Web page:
Diabetes mellitus (%)3 (17.6)11 (16.7)2 (11.8)
CT-defined SMI (cm2/m2) (95% CI) Men, Women42.7 ± 7.5***; (38.9–46.6) 44.7 ± 5.5*** ♀39.9 ± 9.3***51.5 ± 8.2; (49.5–53.5) 54.2 ± 7.1 ♀46.4 ± 7.749.3 ± 10.7; (43.9–54.9)♂51.3 ± 8.8 ♀44.8 ± 14.4
CT-defined TATI (cm2/m2) (95% CI)69.5 ± 61.1 (38.1–100.9)107.8 ± 70.1 (90.5–125.0)113.9 ± 71.8 (77.0–150.8)
Estimated FFMI (kg/m2) (95% CI)14.8 ± 2.3*** (13.6–16)17.5 ± 2.4 (16.9–18.1)16.8 ± 3.2 (15.2–18.5)
Estimated FMI (kg/m2) (95% CI)6.4 ± 2.7 (4.9–7.7)8.1 ± 3.0; (7.3–8.7)8.3 ± 3.0; (6.7–9.8)
Sarcopeniad (%)12 (70.6)**18 (27.3)9 (52.9) ×
Fat depletione (%)12 (70.6)29 (43.9)8 (47.1)
Creatinine (µmol/L) (95% CI)138.4 ± 155.1 (55.7–221.0)85.2 ± 36.4 (76.3–94.2)91.1 ± 38.4 (71.3–110.8)
Bilirubin (µmol/L) (95% CI)152.0 ± 233.4 (27.5–276.3)118.8 ± 223.3 (63.9–173.7)134.3 ± 154.5(54.9–213.8)
Albumin (g/L) (95% CI)35.1 ± 6.0; (31.9–38.2)34.2 ± 5.7; (32.8–35.6)35.2 ± 9.4; (30.3–40.0)
Hepatocellular carcinoma n (%)9 (52.5)31 (47.0)10 (58.8)
Hepatitis C virus (aetiology) n (%)7 (41.2)36 (54.5)8 (47.1)

As patients were candidates for a major surgery (liver transplantation), all of them presented with normal left ventricular ejection fraction (>50%), and none showed any echocardiographic evidence of myocardial infarction or severe valvular disease. Mean age, gender distribution, diastolic dysfunction, main aetiology of cirrhosis, serum creatinine, albumin, and bilirubin, and prevalence of HCC were not different among the three groups (Low, Average, and High LVMI) (Table 1). Low LVMI group included individuals with absolute LVM ranging from 57 to 124 g (♂) and 88–112 g (♀). Overall sarcopenia[2] was more prevalent in patients with Low LVMI compared to the patients with Average LVMI (70.6% vs. 27.3%; HR = 6.4; 95% CI, 1.9–20.7; p = 0.002). Five (29%) patients in the Low LVMI group were extremely sarcopenic (SMI <39 cm2/m2 ♂ and SMI <34 cm2/m2 ♀, while only two (3%) of patients with Average LVMI group were extremely sarcopenic (p  = 0.003, Fisher's Exact Test). Fat depletion (TAT index <gender-specific median value) tended to be more prevalent in patients with Low LVMI (70.6%) vs. the Average LVMI (43.9%) (p = 0.08). Collectively, these data suggest concurrent depletion of SM, TAT, and LV mass.

The High LVMI group deserves separate consideration. As expected for a group of polymorbid elderly patients, this population with cirrhosis includes some individuals with evidence of cardiac hypertrophy. The High LVMI group appeared to show some manifestations of cardiac cachexia. Overall sarcopenia was more prevalent in patients with High LVMI vs. Average LVMI (52.9% vs. 27.3%; HR = 3.0; 95% CI, 1.1–8.9; p = 0.04). Four (23.5%) patients in the High LVMI group were extremely sarcopenic (SMI <39 cm2/m2 ♂ and SMI <34 cm2/m2 ♀). Over the entire population there was a weak correlation between LV mass and CT-defined SM area (r = 0.37; p  < 0.001), and this was not surprising given that patients with the largest hearts could be of high or average muscularity, sarcopenic, or indeed extremely sarcopenic. Also, TAT correlated weakly with LV mass (r = 0.26; p = 0.009). Both these relationships were weaker than those reported in the general population (r = 0.5 for lean body mass and r = 0.6 for fat)[5, 6] perhaps because chronic catabolic disease results in additional variation in organ mass not present in healthy individuals. We recently discussed that in human patients with chronic hypercatabolic diseases both atrophied and hypertrophied hearts could be significantly associated with severe muscle depletion.[1] The association between muscle and fat depletion and both extreme ends of cardiac remodelling (atrophy and hypertrophy) in diseases associated with cachexia need to be tested in larger scale studies with specific focus on related underlying mechanisms.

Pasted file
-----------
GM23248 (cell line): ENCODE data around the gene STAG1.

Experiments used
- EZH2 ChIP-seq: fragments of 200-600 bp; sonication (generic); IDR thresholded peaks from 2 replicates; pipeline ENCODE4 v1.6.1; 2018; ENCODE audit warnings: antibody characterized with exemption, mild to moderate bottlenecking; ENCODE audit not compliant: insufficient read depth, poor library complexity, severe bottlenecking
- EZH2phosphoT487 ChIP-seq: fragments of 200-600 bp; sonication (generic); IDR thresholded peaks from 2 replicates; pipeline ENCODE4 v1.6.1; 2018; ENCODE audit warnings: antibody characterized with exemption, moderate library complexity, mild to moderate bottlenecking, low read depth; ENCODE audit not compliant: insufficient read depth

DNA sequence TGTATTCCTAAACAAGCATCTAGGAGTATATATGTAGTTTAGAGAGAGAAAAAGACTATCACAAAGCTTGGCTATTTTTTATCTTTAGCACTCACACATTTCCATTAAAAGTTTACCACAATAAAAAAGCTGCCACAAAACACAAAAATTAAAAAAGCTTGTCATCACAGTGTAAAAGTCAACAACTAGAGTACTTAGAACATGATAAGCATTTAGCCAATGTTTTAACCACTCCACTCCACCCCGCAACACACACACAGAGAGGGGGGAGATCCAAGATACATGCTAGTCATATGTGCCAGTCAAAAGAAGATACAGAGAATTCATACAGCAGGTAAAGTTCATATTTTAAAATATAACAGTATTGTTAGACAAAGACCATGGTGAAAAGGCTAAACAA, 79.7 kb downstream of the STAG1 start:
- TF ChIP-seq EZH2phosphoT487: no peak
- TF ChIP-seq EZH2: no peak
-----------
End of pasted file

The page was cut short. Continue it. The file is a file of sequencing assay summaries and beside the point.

SMRKB is supported by Alberta Innovates Health Solutions Graduate Studentship award and also Izaak Walton Killam Memorial Scholarship. The authors certify that they comply with the ethical guidelines for authorship and publishing of the Journal of Cachexia, Sarcopenia, and Muscle (von Haehling S, Morley JE, Coats AJS, Anker SD. Ethical guidelines for authorship and publishing in the Journal of Cachexia, Sarcopenia, and Muscle. J Cachexia Sarcopenia Muscle 2010; 1:7–8).

Conflicts of interest

SMRKB, HB, SG, AML and VEB declare that they have no conflict of interest.